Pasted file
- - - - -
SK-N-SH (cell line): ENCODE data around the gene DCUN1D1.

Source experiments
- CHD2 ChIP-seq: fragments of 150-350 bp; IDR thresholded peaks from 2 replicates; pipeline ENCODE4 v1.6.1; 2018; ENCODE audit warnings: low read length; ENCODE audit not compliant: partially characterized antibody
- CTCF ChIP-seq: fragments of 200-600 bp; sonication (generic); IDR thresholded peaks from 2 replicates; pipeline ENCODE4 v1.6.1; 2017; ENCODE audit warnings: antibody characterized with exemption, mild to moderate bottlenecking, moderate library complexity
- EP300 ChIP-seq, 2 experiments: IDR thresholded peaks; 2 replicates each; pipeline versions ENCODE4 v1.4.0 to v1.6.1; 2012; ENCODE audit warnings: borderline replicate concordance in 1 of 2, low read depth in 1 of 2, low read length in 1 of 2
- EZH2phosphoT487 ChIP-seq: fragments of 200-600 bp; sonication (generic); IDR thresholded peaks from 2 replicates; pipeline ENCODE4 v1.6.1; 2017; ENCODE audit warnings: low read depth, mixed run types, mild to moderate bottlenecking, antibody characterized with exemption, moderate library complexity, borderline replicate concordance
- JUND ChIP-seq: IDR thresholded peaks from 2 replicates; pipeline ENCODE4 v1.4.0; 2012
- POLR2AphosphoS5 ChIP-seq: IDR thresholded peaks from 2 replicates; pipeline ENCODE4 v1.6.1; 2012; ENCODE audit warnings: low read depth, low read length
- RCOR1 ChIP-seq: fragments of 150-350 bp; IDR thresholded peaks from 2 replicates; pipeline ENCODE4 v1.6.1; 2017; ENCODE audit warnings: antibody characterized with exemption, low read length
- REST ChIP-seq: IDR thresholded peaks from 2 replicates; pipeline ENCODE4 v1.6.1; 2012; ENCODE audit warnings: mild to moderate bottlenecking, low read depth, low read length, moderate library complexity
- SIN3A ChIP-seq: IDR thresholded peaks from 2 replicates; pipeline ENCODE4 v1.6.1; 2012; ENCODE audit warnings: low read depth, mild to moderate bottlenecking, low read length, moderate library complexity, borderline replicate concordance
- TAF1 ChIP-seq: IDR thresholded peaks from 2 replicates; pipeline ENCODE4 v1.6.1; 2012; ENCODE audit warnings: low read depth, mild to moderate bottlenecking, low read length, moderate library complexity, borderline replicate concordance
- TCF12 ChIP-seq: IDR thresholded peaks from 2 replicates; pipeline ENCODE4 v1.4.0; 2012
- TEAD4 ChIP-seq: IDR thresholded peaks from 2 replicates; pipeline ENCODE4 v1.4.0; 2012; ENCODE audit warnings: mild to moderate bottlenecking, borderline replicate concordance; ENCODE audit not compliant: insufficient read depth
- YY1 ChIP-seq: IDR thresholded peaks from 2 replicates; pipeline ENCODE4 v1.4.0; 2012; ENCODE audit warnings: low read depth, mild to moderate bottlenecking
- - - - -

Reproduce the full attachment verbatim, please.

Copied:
SK-N-SH (cell line): ENCODE data around the gene DCUN1D1.

Source experiments
- CHD2 ChIP-seq: fragments of 150-350 bp; IDR thresholded peaks from 2 replicates; pipeline ENCODE4 v1.6.1; 2018; ENCODE audit warnings: low read length; ENCODE audit not compliant: partially characterized antibody
- CTCF ChIP-seq: fragments of 200-600 bp; sonication (generic); IDR thresholded peaks from 2 replicates; pipeline ENCODE4 v1.6.1; 2017; ENCODE audit warnings: antibody characterized with exemption, mild to moderate bottlenecking, moderate library complexity
- EP300 ChIP-seq, 2 experiments: IDR thresholded peaks; 2 replicates each; pipeline versions ENCODE4 v1.4.0 to v1.6.1; 2012; ENCODE audit warnings: borderline replicate concordance in 1 of 2, low read depth in 1 of 2, low read length in 1 of 2
- EZH2phosphoT487 ChIP-seq: fragments of 200-600 bp; sonication (generic); IDR thresholded peaks from 2 replicates; pipeline ENCODE4 v1.6.1; 2017; ENCODE audit warnings: low read depth, mixed run types, mild to moderate bottlenecking, antibody characterized with exemption, moderate library complexity, borderline replicate concordance
- JUND ChIP-seq: IDR thresholded peaks from 2 replicates; pipeline ENCODE4 v1.4.0; 2012
- POLR2AphosphoS5 ChIP-seq: IDR thresholded peaks from 2 replicates; pipeline ENCODE4 v1.6.1; 2012; ENCODE audit warnings: low read depth, low read length
- RCOR1 ChIP-seq: fragments of 150-350 bp; IDR thresholded peaks from 2 replicates; pipeline ENCODE4 v1.6.1; 2017; ENCODE audit warnings: antibody characterized with exemption, low read length
- REST ChIP-seq: IDR thresholded peaks from 2 replicates; pipeline ENCODE4 v1.6.1; 2012; ENCODE audit warnings: mild to moderate bottlenecking, low read depth, low read length, moderate library complexity
- SIN3A ChIP-seq: IDR thresholded peaks from 2 replicates; pipeline ENCODE4 v1.6.1; 2012; ENCODE audit warnings: low read depth, mild to moderate bottlenecking, low read length, moderate library complexity, borderline replicate concordance
- TAF1 ChIP-seq: IDR thresholded peaks from 2 replicates; pipeline ENCODE4 v1.6.1; 2012; ENCODE audit warnings: low read depth, mild to moderate bottlenecking, low read length, moderate library complexity, borderline replicate concordance
- TCF12 ChIP-seq: IDR thresholded peaks from 2 replicates; pipeline ENCODE4 v1.4.0; 2012
- TEAD4 ChIP-seq: IDR thresholded peaks from 2 replicates; pipeline ENCODE4 v1.4.0; 2012; ENCODE audit warnings: mild to moderate bottlenecking, borderline replicate concordance; ENCODE audit not compliant: insufficient read depth
- YY1 ChIP-seq: IDR thresholded peaks from 2 replicates; pipeline ENCODE4 v1.4.0; 2012; ENCODE audit warnings: low read depth, mild to moderate bottlenecking